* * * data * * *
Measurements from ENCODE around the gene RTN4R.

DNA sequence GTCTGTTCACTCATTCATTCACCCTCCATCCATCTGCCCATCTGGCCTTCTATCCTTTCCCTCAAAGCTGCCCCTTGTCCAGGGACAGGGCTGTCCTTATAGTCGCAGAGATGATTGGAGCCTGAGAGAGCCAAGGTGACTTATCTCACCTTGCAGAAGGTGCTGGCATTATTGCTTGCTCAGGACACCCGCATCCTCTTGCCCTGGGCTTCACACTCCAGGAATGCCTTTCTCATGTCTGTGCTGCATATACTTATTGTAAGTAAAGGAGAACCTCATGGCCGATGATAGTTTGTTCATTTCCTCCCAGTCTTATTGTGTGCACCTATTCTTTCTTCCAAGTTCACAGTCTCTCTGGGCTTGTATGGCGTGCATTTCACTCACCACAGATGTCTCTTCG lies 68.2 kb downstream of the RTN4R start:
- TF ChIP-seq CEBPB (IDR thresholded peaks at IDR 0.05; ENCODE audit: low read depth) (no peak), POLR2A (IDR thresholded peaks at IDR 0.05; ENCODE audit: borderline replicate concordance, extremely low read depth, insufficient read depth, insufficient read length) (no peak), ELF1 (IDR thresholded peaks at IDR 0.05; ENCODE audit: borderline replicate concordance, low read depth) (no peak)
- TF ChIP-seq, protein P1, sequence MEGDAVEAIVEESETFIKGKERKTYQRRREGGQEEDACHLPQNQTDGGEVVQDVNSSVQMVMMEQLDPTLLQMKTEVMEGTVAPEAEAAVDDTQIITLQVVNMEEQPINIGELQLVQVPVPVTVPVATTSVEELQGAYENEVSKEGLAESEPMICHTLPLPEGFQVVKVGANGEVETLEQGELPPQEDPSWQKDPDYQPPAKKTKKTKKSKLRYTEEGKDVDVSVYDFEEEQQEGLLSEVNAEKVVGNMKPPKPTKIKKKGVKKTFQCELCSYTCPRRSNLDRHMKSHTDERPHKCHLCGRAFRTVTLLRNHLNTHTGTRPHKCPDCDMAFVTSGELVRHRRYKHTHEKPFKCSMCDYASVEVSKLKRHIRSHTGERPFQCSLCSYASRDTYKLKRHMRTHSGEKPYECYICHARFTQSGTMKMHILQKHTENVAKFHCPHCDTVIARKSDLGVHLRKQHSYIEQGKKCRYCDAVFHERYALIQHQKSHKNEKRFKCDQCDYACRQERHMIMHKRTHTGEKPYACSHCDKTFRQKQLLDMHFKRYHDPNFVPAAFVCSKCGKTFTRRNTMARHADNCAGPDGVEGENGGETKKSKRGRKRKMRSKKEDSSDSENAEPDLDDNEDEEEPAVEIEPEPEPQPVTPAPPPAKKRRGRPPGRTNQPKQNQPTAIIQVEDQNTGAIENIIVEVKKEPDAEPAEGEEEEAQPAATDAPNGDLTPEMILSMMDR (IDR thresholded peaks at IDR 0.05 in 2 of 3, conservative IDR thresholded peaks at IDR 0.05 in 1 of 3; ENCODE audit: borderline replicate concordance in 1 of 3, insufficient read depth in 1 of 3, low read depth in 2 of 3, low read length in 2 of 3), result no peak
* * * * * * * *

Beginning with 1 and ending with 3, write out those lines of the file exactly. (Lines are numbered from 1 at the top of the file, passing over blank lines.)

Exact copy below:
Measurements from ENCODE around the gene RTN4R.

DNA sequence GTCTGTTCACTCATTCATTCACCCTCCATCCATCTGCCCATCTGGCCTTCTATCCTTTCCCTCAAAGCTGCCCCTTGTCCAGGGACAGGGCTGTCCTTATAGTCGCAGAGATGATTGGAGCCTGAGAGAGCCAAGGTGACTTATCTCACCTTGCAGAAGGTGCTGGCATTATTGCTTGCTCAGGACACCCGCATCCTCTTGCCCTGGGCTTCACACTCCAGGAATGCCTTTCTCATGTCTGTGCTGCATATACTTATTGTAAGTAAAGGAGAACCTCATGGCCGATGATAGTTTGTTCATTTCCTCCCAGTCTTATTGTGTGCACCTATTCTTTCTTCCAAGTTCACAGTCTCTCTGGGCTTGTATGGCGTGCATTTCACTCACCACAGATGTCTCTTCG lies 68.2 kb downstream of the RTN4R start:
- TF ChIP-seq CEBPB (IDR thresholded peaks at IDR 0.05; ENCODE audit: low read depth) (no peak), POLR2A (IDR thresholded peaks at IDR 0.05; ENCODE audit: borderline replicate concordance, extremely low read depth, insufficient read depth, insufficient read length) (no peak), ELF1 (IDR thresholded peaks at IDR 0.05; ENCODE audit: borderline replicate concordance, low read depth) (no peak)